Can’t decide what to make for dinner tonight? Having trouble with your pizza dough technique? Gone are the days of rifling through a library of cookbooks to find the best tiramisu recipe or the perfectly sized meal for a party of one. The next generation of food documentation is here, and it’s streaming online 24/7.
Last December, YouTube announced the most popular cooking videos of 2010. Among them, viewers can learn what goes into a jalapeño POP burger and how to carve a potato ball in a potato box.
Scarlett Lindeman from the Atlantic explains it best in her recent article:
“[E]ven the most well-stocked library cannot undermine the speed and expanse of the Internet. Cooks curious about a particular technique can click through YouTube archives as if turning the pages of a well-thumbed French Laundry cookbook. I know many who do and then pass them around via e-mail and Facebook. Cutline Communications, a consumer technology PR company, has noted that ‘more Americans are turning to YouTube to learn how to prepare all kinds of foods.’”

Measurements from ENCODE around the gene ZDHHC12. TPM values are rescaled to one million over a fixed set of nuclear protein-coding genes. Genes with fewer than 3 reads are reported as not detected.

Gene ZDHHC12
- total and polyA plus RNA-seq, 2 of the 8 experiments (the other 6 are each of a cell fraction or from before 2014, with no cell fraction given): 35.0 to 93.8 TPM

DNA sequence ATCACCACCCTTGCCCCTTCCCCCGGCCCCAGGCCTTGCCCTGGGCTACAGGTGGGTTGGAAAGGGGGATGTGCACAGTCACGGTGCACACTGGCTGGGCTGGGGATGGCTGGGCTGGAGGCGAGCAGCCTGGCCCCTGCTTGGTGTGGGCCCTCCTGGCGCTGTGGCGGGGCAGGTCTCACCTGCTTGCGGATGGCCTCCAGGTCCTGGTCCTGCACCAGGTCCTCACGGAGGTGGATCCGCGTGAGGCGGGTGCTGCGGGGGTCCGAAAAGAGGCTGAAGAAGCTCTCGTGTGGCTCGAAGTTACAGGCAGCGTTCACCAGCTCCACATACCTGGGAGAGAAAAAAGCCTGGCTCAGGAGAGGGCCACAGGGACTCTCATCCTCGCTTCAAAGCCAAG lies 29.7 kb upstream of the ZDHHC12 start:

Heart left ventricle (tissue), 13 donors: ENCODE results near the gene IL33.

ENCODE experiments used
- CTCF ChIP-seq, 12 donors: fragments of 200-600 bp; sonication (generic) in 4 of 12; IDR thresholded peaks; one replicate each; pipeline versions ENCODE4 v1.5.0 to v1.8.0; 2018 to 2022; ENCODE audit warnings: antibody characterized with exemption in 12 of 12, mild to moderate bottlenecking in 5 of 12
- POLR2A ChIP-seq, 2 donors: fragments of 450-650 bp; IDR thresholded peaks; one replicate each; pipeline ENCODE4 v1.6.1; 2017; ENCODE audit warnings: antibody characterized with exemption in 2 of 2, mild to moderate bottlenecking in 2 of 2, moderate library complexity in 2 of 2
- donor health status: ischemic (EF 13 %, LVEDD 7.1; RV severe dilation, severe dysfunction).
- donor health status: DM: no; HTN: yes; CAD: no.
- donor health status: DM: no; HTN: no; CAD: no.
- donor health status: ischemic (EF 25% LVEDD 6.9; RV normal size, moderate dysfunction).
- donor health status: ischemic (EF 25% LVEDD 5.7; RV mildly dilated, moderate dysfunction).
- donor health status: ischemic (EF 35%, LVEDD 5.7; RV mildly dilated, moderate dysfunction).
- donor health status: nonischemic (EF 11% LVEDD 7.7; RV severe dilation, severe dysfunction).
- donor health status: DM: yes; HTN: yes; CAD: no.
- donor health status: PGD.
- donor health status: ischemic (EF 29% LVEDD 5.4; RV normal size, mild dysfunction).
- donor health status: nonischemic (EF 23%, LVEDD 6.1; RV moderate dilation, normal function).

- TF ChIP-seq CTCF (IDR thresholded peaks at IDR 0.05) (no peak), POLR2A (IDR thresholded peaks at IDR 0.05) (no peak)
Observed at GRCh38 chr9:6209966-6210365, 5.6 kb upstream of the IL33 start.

Embedded videos from sites such as YouTube aren’t the only forms of new cooking media. Throwing its weight into the arena are video games dedicated to the art of cooking. Games like the popular Diner Dash and Iron Chef America: Supreme Cuisine, are teaching tech-savvy cooks how to filet a fish and julienne an onion from the comfort of their game consoles. Smartphones have also joined the fray, and you can now access thousands of recipes from your iPhone or Android mobile device.
While there’s something inherently charming about a thirty-year-old edition of Mastering The Art of French Cooking, or a well-used, sauce-splattered edition of 1,001 Best Hot and Spicy Recipes, digital media is on its way to making the art of cooking accessible to anyone, anywhere, anytime.
See the full collection of top cooking videos on The Huffington Post.